After speaking for some thirty minutes to the delegates at the Association of Colleges (AoC) 16 "“ 19 Summer Conference in Stratford "“ upon "“ Avon, Dr. Brennan faced a few questions from the floor as they digested his statements regarding their current and future prospects.
The first matter to rise from the floor, from Thomas Rotherham College, was the matter of the statement by Mr. Adonis regarding his commitment to equalising funding between colleges and schools which had been mentioned by Dr. Brennan. The principal of the college, in the very best tradition of tongue in cheek, said it was "nice to hear" that Dr. Brennan was planning to take Mr. Adonis at his word, and asked whether there was any evidence to support this hope.
This, quite understandably, drew a murmur of sardonic chuckles from amongst the assemblage, which returned once more with Dr.Brennan's statement that, as a scientist by training, he looked for evidence more than simple faith. He stated that he had noticed much in the way of rhetoric from Mr. Adonis, and had yet to see this rhetoric being transformed into commensurate action. The way in which this rhetoric is channelled into actual decisive action is one of the key challenges facing the AoC in the coming months.
The Foster Review
Another point raised, which received widespread support from amongst the educators assembled in their seats, was the matter of the high cost of administration that, it is felt, divert funds from the colleges and learning providers. One delegate wished to know, as a matter of personal opinion, what Dr. Brennan believes the Foster Review will say on this issue, particularly with regards to the Learning and Skills Council (LSC, the government's funding body).
Dr. Brennan was unwilling to be drawn into a direct debate on the future of the LSC, referring to this question as "moving from the sublime to the ridiculous". Instead, he talked in more general terms, mentioning that the government had previously expressed their intention to move much more managerial responsibility to the front line service providers which, it is hoped, would allow the heavy increase in funding under this government to be more efficiently translated into achievements.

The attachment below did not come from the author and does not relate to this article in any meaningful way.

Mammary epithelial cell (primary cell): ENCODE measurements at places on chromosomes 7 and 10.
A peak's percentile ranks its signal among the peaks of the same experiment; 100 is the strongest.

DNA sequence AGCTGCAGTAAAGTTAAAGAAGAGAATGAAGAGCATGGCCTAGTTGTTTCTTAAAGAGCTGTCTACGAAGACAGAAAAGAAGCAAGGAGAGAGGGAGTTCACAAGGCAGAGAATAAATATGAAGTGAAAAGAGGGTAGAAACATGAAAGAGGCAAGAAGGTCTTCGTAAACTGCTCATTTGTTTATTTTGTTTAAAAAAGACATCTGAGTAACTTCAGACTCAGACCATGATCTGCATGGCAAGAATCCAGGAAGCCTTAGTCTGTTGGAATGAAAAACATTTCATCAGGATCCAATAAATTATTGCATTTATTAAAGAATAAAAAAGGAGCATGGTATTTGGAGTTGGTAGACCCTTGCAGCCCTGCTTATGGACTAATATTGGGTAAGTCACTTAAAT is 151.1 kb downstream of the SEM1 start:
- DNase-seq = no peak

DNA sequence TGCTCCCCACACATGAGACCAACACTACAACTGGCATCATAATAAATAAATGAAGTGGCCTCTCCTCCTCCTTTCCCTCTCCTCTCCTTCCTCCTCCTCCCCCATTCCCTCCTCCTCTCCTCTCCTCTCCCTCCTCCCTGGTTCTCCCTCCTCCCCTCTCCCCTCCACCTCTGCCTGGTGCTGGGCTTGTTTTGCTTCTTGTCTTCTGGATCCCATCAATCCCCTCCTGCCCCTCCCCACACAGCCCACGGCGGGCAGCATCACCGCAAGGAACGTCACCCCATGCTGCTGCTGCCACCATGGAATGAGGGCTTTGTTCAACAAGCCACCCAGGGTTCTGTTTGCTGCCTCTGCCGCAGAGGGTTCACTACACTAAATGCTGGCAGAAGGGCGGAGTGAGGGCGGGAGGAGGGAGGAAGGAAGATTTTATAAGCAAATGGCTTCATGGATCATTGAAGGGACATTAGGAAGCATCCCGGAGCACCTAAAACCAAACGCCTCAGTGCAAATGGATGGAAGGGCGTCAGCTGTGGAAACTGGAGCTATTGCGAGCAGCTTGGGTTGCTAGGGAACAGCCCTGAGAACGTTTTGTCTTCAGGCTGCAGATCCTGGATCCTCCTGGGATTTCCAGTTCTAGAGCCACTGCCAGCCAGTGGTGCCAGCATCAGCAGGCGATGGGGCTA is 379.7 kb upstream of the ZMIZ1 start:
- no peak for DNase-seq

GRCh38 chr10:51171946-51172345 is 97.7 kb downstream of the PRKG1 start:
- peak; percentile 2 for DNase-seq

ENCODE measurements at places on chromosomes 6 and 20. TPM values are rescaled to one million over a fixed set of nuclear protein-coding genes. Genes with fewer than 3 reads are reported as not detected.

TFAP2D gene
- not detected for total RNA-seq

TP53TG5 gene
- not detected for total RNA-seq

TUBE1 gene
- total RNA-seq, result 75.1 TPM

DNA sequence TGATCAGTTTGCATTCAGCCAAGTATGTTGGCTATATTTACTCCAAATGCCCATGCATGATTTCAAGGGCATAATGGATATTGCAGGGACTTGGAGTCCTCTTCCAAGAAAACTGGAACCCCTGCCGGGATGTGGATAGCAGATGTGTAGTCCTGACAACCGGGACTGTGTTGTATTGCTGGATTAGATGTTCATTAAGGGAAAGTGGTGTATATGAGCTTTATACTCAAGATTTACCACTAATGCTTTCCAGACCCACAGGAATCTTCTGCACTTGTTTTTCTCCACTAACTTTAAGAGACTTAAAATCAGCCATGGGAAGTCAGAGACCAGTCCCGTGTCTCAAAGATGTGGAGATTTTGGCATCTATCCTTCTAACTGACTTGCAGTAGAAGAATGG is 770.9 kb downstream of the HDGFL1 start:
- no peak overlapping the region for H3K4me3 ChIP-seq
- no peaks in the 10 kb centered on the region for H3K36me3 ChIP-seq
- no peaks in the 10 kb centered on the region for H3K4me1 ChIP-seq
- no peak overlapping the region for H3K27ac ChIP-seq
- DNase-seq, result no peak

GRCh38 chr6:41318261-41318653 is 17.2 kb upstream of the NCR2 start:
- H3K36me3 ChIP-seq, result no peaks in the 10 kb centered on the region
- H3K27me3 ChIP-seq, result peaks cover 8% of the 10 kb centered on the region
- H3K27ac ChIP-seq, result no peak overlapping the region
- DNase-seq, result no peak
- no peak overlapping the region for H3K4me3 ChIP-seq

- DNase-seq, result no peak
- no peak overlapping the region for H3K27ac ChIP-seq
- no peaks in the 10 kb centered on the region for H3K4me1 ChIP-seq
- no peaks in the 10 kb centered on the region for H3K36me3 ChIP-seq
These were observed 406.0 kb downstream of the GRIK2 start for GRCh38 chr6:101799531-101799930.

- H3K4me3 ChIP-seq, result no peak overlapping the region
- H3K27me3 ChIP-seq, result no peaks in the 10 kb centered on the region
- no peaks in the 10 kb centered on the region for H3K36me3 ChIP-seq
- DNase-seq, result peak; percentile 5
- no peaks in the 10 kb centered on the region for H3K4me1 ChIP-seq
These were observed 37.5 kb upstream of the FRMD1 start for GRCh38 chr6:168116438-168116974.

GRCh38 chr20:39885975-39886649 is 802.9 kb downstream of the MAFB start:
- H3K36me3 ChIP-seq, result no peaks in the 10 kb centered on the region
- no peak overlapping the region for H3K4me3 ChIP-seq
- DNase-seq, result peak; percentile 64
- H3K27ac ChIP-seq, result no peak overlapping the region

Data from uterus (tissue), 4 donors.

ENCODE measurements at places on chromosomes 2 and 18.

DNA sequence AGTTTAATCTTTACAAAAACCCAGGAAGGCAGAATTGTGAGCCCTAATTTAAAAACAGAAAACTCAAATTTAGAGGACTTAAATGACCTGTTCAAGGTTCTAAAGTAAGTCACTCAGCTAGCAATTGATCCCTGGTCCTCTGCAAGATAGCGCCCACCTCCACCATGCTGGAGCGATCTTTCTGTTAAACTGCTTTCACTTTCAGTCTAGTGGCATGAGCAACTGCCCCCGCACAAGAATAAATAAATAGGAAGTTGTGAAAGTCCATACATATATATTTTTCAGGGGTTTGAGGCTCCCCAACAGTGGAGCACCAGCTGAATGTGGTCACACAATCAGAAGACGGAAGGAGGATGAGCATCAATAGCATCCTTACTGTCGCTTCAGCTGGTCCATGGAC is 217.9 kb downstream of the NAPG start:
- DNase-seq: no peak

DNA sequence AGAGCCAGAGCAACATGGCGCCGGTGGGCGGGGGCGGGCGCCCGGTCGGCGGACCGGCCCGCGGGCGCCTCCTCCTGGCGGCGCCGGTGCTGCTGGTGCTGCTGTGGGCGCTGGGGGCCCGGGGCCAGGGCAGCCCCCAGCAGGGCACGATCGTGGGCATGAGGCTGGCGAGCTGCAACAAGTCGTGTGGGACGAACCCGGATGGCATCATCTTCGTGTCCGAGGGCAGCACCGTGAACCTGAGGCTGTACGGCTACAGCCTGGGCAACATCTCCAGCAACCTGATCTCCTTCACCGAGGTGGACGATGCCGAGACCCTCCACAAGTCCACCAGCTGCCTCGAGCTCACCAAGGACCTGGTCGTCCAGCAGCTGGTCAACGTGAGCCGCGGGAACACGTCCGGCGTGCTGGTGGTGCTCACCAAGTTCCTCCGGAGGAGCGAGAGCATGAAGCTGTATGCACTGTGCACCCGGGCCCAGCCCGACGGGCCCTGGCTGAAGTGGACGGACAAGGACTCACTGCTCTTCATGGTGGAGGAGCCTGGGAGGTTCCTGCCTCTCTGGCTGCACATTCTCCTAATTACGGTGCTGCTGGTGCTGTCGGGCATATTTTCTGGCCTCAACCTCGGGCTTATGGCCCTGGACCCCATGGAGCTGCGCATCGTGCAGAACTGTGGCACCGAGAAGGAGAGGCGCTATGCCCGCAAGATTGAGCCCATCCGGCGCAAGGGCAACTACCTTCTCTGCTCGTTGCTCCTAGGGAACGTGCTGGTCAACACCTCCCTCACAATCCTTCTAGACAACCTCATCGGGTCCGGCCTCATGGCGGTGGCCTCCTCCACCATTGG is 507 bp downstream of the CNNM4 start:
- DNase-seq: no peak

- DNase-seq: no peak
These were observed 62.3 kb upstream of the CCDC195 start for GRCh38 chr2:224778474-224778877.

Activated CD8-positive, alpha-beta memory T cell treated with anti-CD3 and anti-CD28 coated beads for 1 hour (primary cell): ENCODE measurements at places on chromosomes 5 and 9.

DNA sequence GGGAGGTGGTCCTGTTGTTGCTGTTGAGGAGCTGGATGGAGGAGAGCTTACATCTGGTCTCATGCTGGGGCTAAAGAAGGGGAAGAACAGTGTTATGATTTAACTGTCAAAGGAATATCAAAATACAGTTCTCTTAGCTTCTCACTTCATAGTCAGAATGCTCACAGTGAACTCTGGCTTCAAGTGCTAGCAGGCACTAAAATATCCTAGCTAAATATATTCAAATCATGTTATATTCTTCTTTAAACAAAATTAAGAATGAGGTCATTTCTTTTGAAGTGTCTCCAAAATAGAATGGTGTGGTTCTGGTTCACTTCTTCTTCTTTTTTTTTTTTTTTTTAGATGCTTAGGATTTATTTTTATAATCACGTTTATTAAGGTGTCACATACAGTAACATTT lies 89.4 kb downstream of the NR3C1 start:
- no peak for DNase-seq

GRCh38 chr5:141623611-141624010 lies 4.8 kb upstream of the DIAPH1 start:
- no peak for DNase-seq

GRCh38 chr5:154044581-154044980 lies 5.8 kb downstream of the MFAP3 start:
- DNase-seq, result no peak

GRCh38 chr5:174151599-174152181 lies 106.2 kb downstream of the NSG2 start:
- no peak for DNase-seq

Funding for the Future?
Dr. Brennan stressed that it was necessary for the sector to recognise that the current level of funding was possible by the relative prosperity of Britain over the past few years, and warned that the funding envelope was as stretched as it was likely to become. Were the economy to suffer a slight blip then it is all too likely that public funding will be cut somewhat. With this in mind, and remaining obstinately focused upon the general picture rather than the particular case of the LSC, Dr. Brennan stated that the totality of the management and administration side of the sector could stand substantial streamlining, and that this would aid the provision of a better value service.
The final question stayed with the funding question, with D. Matthew from Truro College asking whether there was any chance of improving the projected budgetary allocations for 2006 / 07, or whether this was a fixedly grim picture as painted. Dr. Brennan answered that essentially this was not subject to much amendment, and assured delegates that he had already written to Ms. Kelly, the Minister for Education, warning her of the consequences of any such cutbacks.
What can the AoC do now? Share your ideas with us in the FE Blog"